The Army Corps of Engineers just opened a huge flood management structure to relieve the swollen Mississippi River, which could cause a recurrence of a huge toxic algae bloom along the Gulf Coast, potentially affecting fisheries, recreation and ecosystems.
On April 3, the Corps opened up part of the five-mile-long Bonnet Carré Spillway upriver of New Orleans to protect the city’s levees and prevent flooding. Last year, two extended openings of the spillway caused an enormous toxic algae bloom that closed all of Mississippi’s beaches for the entire summer, devastated Gulf fisheries and likely caused the death of dolphins and other animals. They also fed a large toxic algae outbreak in Louisiana’s Lake Pontchartrain.
EWG tracks all media reports of algae blooms in freshwater across the U.S. and has found that the number of reported outbreaks more than quintupled between 2010 and 2019. The main cause of most algae blooms – only some of which are toxic – is the nutrients (chemicals found in fertilizer and manure) in agricultural runoff. As “non-point sources” of pollution, farms are largely exempt from the federal Clean Water Act. Toxic algae blooms can sicken humans and kill pets and wildlife.
Last year’s opening of the spillway and the resulting toxic algae outbreak were linked to huge declines in Mississippi’s commercial fisheries, including the annihilation of the 2019 oyster harvest, according to the Mississippi Department of Marine Resources. Federal fisheries disasters were declared in Mississippi, Alabama and Louisiana.
Due to this loss and other significant economic impacts, last year Mississippi and a coalition of the state’s environmental and community groups sued the Army Corps of Engineers in two separate civil suits, requesting the agency change how it handles flood control on the Lower Mississippi. Both lawsuits are still pending.
As recently as Feb. 20, the Corps had predicted it wouldn’t need to open the spillway this year. But unlike last year, the Corps did notify officials in Mississippi and Louisiana that it would open the Bonnet Carré before it made the decision public.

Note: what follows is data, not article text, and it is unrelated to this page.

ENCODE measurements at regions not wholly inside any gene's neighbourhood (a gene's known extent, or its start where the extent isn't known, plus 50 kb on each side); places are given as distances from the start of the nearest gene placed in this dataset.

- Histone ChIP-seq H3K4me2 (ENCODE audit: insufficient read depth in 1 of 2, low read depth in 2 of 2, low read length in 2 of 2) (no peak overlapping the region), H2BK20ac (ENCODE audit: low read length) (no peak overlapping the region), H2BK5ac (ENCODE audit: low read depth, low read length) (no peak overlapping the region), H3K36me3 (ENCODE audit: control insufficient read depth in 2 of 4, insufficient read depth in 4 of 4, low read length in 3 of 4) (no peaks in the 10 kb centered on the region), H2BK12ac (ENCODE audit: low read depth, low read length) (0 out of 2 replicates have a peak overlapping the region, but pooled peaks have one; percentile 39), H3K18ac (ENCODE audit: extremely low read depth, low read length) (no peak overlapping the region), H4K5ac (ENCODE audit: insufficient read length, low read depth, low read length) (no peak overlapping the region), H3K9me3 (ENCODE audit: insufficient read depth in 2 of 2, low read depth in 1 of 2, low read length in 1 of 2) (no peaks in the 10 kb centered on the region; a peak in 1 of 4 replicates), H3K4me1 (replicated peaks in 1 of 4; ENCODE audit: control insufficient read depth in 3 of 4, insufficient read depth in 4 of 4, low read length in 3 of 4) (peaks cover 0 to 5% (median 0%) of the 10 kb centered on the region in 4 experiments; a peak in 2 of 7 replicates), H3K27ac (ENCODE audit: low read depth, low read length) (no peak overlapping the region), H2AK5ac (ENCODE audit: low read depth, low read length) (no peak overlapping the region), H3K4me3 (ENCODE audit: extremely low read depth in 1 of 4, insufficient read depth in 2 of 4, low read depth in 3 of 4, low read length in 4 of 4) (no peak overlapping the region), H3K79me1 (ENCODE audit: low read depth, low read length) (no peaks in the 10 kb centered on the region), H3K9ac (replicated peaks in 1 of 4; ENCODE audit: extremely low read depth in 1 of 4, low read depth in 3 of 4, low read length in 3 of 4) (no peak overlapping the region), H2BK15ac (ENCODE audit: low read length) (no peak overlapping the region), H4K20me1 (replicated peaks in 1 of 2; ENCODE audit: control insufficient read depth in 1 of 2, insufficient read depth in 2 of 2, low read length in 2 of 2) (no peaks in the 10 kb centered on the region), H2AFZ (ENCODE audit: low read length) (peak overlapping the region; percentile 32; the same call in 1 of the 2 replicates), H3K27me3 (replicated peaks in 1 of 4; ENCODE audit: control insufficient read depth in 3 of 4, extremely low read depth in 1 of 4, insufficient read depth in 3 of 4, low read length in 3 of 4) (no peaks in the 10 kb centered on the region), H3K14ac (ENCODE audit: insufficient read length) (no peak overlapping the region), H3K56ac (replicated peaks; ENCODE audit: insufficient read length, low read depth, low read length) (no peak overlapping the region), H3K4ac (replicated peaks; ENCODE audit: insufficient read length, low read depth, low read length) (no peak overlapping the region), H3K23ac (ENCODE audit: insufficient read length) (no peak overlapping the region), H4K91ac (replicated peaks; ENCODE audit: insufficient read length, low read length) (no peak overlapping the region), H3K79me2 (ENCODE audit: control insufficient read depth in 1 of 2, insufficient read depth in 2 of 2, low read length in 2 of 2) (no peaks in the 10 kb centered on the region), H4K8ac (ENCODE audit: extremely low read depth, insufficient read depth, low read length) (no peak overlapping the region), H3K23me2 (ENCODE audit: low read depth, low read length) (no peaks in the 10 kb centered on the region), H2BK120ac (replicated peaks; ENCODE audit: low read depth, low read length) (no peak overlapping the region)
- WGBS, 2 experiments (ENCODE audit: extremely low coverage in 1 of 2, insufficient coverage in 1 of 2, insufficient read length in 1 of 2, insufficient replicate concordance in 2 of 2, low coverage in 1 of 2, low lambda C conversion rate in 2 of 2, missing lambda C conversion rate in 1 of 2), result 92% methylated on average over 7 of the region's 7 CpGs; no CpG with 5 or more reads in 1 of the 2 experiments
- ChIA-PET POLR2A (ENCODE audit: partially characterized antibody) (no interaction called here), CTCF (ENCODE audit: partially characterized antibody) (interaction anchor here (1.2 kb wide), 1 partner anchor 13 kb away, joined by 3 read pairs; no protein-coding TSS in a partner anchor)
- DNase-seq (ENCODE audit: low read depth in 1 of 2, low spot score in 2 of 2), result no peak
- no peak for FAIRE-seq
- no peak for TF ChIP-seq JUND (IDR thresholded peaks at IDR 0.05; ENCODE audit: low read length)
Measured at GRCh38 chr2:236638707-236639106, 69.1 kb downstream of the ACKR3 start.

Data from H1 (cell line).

It’s unclear how long the spillway will remain open. But the enormous amount of river water it is releasing into brackish and saltwater ecosystems is almost certain to have large-scale environmental impacts again.
The National Weather Service has predicted a rainy spring for the Northern Plains and Upper Midwest, with major or moderate flooding expected in many states. Last year was also extremely wet. At least one Mississippi tributary, the James River in South Dakota, has been in flood stage for more than a year.
The climate crisis has made such extreme weather events increasingly common. In recent years, the Bonnet Carré, completed in 1931, has gotten unprecedented use, with almost half of all openings occurring during the past 12 years.
The latest opening marks the first time the spillway has been opened in three consecutive years. Last year was the first time it was opened twice, for a combined total of 123 days, dwarfing the previous record of 75 days, in 1973.
The Mississippi River drains 40 percent of the continental U.S., much of it farmland. Farm pollution that enters the river from the 31 states, and parts of two Canadian provinces, in its watershed also induces the giant annual Gulf of Mexico dead zone, but that issue is different from last year’s algae outbreak.
We’ll continue to monitor algae outbreaks across the U.S., including any that may result from the opening of the Bonnet Carré Spillway.